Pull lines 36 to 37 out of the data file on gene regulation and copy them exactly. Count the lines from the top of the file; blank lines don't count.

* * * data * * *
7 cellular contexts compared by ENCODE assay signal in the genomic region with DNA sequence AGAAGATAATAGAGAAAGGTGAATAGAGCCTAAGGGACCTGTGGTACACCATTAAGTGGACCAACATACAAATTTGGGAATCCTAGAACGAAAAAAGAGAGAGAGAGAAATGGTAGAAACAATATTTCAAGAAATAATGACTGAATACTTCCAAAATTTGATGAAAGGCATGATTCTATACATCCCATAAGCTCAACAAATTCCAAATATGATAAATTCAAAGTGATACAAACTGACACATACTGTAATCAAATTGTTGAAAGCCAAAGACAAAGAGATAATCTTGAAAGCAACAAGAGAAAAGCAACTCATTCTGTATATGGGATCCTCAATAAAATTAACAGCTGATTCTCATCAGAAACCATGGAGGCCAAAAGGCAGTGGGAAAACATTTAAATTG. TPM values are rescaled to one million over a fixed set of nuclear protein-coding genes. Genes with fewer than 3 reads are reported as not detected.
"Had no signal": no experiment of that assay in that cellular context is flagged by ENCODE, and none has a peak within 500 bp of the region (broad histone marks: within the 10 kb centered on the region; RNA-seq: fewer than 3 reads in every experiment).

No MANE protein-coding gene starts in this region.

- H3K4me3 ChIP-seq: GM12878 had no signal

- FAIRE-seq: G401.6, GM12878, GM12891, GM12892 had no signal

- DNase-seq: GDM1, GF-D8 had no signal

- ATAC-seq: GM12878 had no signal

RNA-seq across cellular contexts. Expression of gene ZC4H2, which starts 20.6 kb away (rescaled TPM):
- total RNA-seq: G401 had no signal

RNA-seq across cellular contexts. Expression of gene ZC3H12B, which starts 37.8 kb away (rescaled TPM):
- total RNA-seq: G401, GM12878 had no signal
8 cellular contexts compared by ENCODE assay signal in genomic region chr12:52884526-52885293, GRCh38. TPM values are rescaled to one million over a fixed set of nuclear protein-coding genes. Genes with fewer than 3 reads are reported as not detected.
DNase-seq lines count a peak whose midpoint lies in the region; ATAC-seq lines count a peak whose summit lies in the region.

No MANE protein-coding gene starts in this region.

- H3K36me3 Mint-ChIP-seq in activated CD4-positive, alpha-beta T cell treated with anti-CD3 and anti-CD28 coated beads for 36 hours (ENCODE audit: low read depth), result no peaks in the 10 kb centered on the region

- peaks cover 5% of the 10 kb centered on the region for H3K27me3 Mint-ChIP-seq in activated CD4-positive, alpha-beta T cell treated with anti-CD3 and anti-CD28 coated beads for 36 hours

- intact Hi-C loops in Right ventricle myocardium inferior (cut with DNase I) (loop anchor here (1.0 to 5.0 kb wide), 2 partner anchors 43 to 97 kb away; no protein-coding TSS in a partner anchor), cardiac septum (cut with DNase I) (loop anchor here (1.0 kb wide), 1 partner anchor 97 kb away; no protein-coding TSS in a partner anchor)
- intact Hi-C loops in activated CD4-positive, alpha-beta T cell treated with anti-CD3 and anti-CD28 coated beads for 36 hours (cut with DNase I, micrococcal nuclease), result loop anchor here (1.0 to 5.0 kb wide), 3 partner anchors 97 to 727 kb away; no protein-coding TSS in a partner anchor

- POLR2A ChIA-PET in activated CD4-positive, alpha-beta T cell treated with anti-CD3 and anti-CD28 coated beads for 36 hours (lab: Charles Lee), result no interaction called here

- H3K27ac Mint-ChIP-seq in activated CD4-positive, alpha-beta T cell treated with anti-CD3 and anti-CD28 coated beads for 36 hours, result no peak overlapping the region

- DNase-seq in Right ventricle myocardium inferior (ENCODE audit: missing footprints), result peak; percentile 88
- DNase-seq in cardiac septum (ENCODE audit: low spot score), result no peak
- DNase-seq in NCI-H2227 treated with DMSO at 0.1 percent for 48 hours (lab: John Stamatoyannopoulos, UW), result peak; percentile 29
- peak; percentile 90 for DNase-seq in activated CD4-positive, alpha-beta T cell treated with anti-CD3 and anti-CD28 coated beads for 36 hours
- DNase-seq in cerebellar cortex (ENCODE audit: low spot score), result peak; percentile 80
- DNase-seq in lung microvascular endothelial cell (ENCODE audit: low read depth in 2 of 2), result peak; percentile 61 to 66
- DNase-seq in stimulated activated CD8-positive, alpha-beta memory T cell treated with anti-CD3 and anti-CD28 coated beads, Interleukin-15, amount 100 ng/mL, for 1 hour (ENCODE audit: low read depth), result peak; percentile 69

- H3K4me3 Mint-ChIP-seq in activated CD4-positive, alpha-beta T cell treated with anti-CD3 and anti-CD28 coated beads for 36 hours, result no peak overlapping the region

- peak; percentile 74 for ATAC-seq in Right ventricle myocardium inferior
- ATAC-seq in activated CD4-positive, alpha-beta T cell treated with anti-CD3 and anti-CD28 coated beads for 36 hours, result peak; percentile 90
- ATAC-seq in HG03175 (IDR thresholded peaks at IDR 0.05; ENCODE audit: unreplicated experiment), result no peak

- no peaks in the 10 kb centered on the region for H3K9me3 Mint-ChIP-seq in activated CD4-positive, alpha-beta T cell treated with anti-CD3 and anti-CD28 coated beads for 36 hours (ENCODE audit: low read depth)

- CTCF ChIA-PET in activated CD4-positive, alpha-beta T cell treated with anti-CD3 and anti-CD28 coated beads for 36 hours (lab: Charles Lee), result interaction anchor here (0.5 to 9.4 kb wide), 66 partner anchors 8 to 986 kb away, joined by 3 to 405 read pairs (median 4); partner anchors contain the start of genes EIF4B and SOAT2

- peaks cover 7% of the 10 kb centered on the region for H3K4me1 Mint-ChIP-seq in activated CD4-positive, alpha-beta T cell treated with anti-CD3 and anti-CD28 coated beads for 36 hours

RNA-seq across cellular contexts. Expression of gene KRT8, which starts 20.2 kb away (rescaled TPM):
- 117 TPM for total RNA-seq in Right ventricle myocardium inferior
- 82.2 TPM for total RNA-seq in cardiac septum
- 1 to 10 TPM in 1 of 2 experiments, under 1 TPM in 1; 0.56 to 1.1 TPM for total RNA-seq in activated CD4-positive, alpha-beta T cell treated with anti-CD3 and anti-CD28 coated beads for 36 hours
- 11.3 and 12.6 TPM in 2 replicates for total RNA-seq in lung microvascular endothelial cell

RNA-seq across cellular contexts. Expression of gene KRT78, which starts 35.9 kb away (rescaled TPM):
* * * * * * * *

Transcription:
- 117 TPM for total RNA-seq in Right ventricle myocardium inferior
- 82.2 TPM for total RNA-seq in cardiac septum